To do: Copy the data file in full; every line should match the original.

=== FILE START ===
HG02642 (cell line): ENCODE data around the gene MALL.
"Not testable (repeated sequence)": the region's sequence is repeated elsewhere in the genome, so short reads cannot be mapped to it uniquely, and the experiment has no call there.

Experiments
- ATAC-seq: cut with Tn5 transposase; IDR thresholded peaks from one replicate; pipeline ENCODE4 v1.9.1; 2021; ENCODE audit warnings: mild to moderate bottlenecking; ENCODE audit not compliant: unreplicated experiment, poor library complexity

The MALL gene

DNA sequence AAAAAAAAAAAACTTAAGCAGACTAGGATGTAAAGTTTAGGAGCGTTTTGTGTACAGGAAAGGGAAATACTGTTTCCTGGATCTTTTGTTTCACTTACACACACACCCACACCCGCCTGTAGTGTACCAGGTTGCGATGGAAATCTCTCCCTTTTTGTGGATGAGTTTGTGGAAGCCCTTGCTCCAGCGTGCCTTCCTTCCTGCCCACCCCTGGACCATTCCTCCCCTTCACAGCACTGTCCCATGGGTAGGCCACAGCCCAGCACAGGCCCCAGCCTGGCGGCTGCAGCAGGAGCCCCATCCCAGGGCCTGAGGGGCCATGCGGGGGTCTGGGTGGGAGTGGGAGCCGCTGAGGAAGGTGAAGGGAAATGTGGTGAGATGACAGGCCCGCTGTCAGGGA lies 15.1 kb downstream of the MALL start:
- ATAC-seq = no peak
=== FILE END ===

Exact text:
HG02642 (cell line): ENCODE data around the gene MALL.
"Not testable (repeated sequence)": the region's sequence is repeated elsewhere in the genome, so short reads cannot be mapped to it uniquely, and the experiment has no call there.

Experiments
- ATAC-seq: cut with Tn5 transposase; IDR thresholded peaks from one replicate; pipeline ENCODE4 v1.9.1; 2021; ENCODE audit warnings: mild to moderate bottlenecking; ENCODE audit not compliant: unreplicated experiment, poor library complexity

The MALL gene

DNA sequence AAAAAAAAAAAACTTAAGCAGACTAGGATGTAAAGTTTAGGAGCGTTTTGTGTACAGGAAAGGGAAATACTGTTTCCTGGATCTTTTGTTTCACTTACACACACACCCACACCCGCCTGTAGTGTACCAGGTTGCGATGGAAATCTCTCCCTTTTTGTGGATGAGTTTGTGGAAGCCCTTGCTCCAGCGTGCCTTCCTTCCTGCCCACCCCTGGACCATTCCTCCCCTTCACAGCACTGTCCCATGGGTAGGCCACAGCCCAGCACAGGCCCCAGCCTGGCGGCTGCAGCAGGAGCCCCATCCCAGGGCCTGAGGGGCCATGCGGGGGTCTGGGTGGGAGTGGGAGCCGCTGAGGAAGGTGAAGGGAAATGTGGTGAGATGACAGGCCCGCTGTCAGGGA lies 15.1 kb downstream of the MALL start:
- ATAC-seq = no peak